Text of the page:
On The Big Screen: Crazy Heart

During those long, dull days of winter break, I watch a lot of Country Music Television. I used to disdain the channel until I caught one magical hour of “I Want to be a High School Cheerleader Again,” and from then on I was hooked on CMT’s country-fried, reality-soaked programming. Therefore, I was simply doggoned to discover that the film Crazy Heart, which has so far earned a deluge of awards for its stars and crew, is a CMT original movie that has determinedly limped its way onto the big screen. Jeff Bridges does some of the best work of his career here. The film is artful, grizzly, and painfully honest in its slow and gentle journey.

As washed-up country-western musician Bad Blake, Bridges retains the stained pants and scruff of The Dude but none of his zen charm. Bad is a weary, self-destructive man whose despair stems from his sense of disconnect with his former self. “I used to be somebody, now I’m somebody else,” he rasps onstage, churning out third-rate performances at seedy bars. Bad’s life is a colorless and dirty series of motel rooms, long car rides, and drunken nights spent fist fighting or alone. Bridges is pitch-perfect, painting a picture of a ruined champion with a wrenching pathos that evokes Mickey Rourke’s iconic role in The Wrestler. Bridges is a master at bringing inner fire to beaten and subdued characters, playing dead while still allowing himself small moments of expressiveness and joy.

Those tiny cracks in Bad’s depressed, gruff exterior widen considerably after his encounter with timid journalist Jean Craddock (Maggie Gyllenhaal). Jean interviews Bad for a story and the two hesitantly begin to grow close. Their attraction is initially complicated by Bad’s persistent anger issues and self-deprecation, but for the sake of his burgeoning connection with Jean and her young son, Bad launches himself on an upward trajectory. He renews his professional relationship with a former mentee, rising country star Tommy Sweet (a slick and charismatic Colin Farrell), breathing new life into his stalled music career and hope into his desolate and lonely existence.

However, Bad’s demons nearly derail his progress, and the subsequent journey he takes to regain that tantalizing bit of happiness reveals that a man of great resolve has been lying dormant within. Bad has a complex and disorganized psychology, fluctuating between wild extremes, and his gradual climb toward stability and contentment is deeply powerful.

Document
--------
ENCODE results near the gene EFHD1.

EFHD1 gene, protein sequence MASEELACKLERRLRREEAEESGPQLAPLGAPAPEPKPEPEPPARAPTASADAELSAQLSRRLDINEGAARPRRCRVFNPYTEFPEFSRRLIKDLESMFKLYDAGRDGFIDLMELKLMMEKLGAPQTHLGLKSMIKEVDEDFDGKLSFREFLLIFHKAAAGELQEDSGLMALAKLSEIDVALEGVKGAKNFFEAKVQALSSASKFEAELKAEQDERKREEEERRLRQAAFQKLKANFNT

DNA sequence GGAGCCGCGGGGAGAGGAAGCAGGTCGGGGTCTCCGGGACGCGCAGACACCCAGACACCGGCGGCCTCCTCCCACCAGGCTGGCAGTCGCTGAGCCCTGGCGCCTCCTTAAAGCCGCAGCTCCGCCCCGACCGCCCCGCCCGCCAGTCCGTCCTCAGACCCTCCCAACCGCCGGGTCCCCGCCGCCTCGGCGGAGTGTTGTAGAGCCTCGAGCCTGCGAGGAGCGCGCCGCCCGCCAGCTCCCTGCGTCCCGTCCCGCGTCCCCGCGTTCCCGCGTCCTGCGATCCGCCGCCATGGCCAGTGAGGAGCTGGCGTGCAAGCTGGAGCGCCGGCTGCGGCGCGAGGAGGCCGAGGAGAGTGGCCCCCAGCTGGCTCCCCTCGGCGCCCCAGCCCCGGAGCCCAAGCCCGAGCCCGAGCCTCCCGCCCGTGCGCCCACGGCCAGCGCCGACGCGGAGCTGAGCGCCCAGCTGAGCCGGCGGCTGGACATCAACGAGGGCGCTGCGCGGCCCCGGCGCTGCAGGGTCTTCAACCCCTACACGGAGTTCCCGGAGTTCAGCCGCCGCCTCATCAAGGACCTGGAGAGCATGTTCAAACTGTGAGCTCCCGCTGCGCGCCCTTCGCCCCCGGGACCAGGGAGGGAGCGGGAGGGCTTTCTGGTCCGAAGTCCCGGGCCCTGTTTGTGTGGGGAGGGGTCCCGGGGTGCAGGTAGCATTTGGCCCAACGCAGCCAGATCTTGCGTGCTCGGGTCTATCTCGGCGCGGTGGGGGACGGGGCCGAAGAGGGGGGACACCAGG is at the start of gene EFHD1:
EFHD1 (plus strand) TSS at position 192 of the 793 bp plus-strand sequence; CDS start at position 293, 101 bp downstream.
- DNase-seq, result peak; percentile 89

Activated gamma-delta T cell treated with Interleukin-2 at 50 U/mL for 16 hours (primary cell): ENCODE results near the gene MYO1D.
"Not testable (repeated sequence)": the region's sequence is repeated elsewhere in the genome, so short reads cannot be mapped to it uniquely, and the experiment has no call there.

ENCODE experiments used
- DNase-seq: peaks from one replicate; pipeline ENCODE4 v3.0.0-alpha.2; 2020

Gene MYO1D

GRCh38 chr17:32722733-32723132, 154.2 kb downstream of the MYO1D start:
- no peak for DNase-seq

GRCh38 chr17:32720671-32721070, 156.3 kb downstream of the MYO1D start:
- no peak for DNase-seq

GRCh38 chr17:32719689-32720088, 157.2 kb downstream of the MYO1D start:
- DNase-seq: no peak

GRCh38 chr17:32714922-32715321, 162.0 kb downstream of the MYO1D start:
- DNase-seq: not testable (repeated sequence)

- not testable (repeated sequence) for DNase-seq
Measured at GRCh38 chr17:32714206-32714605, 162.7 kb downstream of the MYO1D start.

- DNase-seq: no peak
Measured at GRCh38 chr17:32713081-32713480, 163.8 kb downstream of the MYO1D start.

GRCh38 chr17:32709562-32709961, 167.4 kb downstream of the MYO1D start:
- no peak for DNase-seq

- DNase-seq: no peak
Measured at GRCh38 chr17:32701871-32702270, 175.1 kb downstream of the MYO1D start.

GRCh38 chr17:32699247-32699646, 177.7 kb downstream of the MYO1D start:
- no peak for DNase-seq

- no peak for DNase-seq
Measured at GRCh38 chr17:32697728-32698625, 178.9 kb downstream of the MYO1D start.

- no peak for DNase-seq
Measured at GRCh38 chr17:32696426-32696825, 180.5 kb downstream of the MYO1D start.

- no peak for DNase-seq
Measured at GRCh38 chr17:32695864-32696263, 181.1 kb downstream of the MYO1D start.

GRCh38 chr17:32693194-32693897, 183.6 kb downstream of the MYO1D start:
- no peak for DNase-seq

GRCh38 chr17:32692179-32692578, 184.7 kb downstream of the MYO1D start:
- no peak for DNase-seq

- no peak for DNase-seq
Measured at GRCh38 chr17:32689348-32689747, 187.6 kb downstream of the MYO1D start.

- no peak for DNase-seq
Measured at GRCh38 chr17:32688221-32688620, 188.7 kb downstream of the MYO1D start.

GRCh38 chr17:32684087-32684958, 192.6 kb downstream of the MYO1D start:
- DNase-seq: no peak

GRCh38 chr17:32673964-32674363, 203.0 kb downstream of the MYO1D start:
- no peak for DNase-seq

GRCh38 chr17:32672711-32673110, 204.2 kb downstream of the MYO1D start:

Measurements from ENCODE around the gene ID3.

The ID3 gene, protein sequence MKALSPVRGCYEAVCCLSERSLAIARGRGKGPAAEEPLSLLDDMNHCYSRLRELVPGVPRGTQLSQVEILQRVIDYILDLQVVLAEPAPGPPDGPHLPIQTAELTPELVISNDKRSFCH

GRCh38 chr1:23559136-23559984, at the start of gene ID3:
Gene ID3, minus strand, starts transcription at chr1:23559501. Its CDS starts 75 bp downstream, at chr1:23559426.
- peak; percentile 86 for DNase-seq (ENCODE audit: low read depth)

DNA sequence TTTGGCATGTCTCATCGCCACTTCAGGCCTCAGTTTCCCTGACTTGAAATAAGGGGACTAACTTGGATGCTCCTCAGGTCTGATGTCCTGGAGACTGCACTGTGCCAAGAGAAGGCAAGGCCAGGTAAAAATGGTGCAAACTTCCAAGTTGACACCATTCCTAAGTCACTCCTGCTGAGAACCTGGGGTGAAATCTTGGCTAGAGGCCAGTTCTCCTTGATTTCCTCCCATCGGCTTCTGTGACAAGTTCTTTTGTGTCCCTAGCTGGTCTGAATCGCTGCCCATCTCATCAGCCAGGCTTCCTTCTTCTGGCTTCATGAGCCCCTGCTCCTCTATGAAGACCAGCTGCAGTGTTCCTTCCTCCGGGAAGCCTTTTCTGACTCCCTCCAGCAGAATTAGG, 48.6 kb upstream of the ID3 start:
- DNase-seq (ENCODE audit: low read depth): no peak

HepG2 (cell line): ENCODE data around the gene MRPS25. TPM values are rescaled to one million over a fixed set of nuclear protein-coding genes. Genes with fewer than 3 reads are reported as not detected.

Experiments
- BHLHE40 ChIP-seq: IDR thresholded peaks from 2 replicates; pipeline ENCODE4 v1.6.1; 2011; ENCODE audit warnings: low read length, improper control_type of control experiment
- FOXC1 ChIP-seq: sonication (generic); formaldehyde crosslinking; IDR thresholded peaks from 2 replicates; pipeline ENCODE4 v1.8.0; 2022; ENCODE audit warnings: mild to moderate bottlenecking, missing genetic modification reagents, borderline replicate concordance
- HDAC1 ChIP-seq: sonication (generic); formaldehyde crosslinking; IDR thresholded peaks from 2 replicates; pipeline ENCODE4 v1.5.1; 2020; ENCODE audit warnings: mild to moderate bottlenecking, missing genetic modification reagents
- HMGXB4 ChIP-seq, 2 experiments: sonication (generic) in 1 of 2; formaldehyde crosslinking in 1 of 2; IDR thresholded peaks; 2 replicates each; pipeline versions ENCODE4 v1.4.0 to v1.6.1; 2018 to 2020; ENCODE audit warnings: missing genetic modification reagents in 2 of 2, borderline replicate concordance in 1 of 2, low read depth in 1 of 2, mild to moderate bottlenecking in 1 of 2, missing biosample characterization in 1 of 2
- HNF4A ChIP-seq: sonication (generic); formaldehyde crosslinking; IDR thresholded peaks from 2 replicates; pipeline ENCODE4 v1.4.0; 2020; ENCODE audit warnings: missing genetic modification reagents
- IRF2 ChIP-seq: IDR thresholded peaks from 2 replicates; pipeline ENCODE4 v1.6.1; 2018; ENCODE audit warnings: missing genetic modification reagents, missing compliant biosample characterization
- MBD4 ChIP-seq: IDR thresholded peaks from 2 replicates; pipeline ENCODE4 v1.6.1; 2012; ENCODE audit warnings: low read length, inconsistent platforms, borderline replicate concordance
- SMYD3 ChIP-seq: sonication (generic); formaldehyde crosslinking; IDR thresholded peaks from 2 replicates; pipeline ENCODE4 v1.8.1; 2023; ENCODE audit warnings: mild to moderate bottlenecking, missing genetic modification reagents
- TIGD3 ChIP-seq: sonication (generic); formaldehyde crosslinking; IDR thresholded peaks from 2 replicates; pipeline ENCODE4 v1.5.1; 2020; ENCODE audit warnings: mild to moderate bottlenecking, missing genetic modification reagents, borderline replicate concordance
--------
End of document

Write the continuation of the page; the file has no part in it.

Crazy Heart’s structure mirrors Bad’s uneven journey a little too closely and does not supply Bad with the wholly unique narrative that he deserves. That Bridges shines beyond the formulaic tale of redemption is a credit to his immersion in Bad’s mind space. Gyllenhaal is typically cute, but has played the “quirky love interest” so many times that reading those words next to her name must make her want to throw up a little by now. In fact, her Jean is a calm and enchanting grail for Bad to reach, but as a stand-alone character she comes across as weak, even insecure and evasive. This is a shame, because I wanted Bad to find a truly appropriate romantic counterpart. However, Bridges’ scenes with Farrell provide far more engaging and deftly expository dialogue, and they always manage to lift the story back out of sentimentality.

Crazy Heart is a special film, excavating a complex protagonist while also gently outlining both the edgy subculture of homegrown country music and a sweet love story. If for nothing else, see this film for Bridges’ performance, which puts him squarely in the running for an Oscar and proves that his unshaven, compelling presence has real staying power on the silver screen.

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